As a companion in this quest for a concept that is equal parts poetic and survivalist, Chin noted that it takes “research to destroy preconceived notions.” While there is an evolutionary process at work, and the concepts also evolve, there must always remain the original germ. For Chin, that germ is the only way to ensure the continuation of the concept’s liberating poetry, even when the by-any-means course to fruition becomes an enslaving ordeal. “The artist may never be completely free, but the thought form deserves a chance.”

Mel Chin, Screenshots from the video game KNOWMAD, 1999. Interactive video installation, vintage rugs, fabric tent, projector, Windows computer 106 x 230 x 150 in. (tent). Courtesy of the artist

Mel Chin, Screenshots from the video game KNOWMAD, 1999.
Interactive video installation, vintage rugs, fabric tent, projector, Windows computer 106 x 230 x 150 in. (tent).
Courtesy of the artist

An At-Times Activist

“I might say I resemble that remark sometimes,” is how Chin responds when asked how he feels about being labeled an activist artist. While many of Chin’s pieces are considered to be examples of art-as-activism, the artist doesn’t always see it that way. For Chin, social activism may be an aspect of certain projects, but it isn’t always key. He prefers to think of it as contributing to a conversation over a point of activism.

Early on in his Courier-Post article “Mel Chin: Art as Activism at Rowan,” John Scanlon paints a picture of the artist as a pessimist who only sees the bad in the world.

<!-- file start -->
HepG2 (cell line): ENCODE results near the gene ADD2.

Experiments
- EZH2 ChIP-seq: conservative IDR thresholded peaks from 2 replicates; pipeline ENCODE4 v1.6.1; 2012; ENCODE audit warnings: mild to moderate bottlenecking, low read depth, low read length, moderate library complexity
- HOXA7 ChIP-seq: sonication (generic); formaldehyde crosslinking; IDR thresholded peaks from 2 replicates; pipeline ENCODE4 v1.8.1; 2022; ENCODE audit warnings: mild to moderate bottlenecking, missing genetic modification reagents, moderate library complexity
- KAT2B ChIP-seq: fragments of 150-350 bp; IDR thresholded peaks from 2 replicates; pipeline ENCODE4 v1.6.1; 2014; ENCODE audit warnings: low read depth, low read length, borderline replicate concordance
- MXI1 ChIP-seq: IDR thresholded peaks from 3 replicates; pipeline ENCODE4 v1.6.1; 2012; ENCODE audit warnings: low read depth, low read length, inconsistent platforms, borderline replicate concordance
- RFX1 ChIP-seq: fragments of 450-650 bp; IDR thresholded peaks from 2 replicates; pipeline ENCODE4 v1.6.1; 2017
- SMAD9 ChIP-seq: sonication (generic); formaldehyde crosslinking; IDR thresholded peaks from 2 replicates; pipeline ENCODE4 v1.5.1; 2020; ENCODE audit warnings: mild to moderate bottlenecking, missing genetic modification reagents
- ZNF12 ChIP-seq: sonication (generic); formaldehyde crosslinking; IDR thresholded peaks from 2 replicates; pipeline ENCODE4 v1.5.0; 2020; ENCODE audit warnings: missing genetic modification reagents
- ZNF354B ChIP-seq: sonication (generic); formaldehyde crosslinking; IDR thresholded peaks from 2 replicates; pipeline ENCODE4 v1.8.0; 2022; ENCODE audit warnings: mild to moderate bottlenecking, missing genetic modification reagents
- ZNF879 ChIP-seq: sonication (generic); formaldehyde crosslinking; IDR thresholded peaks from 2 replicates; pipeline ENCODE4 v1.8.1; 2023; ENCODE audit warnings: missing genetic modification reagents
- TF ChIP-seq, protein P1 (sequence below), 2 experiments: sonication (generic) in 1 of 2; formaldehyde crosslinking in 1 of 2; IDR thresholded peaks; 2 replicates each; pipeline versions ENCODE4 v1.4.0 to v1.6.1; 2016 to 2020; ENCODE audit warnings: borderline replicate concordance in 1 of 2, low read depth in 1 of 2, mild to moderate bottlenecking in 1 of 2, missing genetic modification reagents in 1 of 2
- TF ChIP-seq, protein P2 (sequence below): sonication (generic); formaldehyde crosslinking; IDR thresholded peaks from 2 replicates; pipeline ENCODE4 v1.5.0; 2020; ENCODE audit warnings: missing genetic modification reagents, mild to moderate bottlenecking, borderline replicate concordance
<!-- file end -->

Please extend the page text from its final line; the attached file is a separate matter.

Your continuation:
“For four decades, he has refined his portrait as a conceptual artist, but Chin was anointed long ago with a special moniker—‘activist artist’— because of his preoccupation with social injustice, war, capitalism, environmental destruction and murderous governments, to name just a few downbeat topics.”

Scanlon goes on to describe the vast difference between Chin’s work and that of artists such as Jeff Koons, although the work of these two artists bears no resemblance and the comparison overlooks the beauty of Chin’s work as a lamentation. It is true that he focuses much of his work on issues of politics and geographical concerns, but the artist’s methodology often results in aesthetics that are as likely to be breathtaking as they are to leave you deep in thought.

Art As Icebreaker, Not Statement

Perhaps the greatest example of Chin’s work being equally thought-provoking and breathtaking is his latest installation. The artist was commissioned by North Carolina’s Mint Museum to create a piece that would commemorate the Panama Canal’s 100th anniversary. While it would have been easier to paint a picture that touts the structure as an engineering marvel that linked two oceans, he chose to explore the ways in which this connection has changed their composition.

“Some topics, like the necessity to comprehend something as vast as climate change and the future of the oceans, require a format where the explication of the dilemmas is not complete in a static object or even in one film,” Chin reflected. The result is Sea to See, two massive structures that act as oceanic portraits brought to life by animated data that Chin and his scientist cohorts have composited into flowing layers.

In conversation, Chin spoke of art as a means to start conversations over a final statement. Impact is hard to measure, but he believes that the creation of a powerful presence is a good place to start. “Artwork is not the end. It can be the beginning,” Chin said. It’s difficult to say how art impacts viewers, but there’s no doubt that it can leave a lasting mark.

“I was told that a kid was in the Mint Museum the other day, lying on the floor between the two projection orbs, viewing the Atlantic and Pacific digital data flow, and when his parent asked when he would like to leave, he responded, ‘Never.’ ”

For a complete list of events, exhibitions and more associated with Mel Chin: Rematch, visit the retrospective’s official website at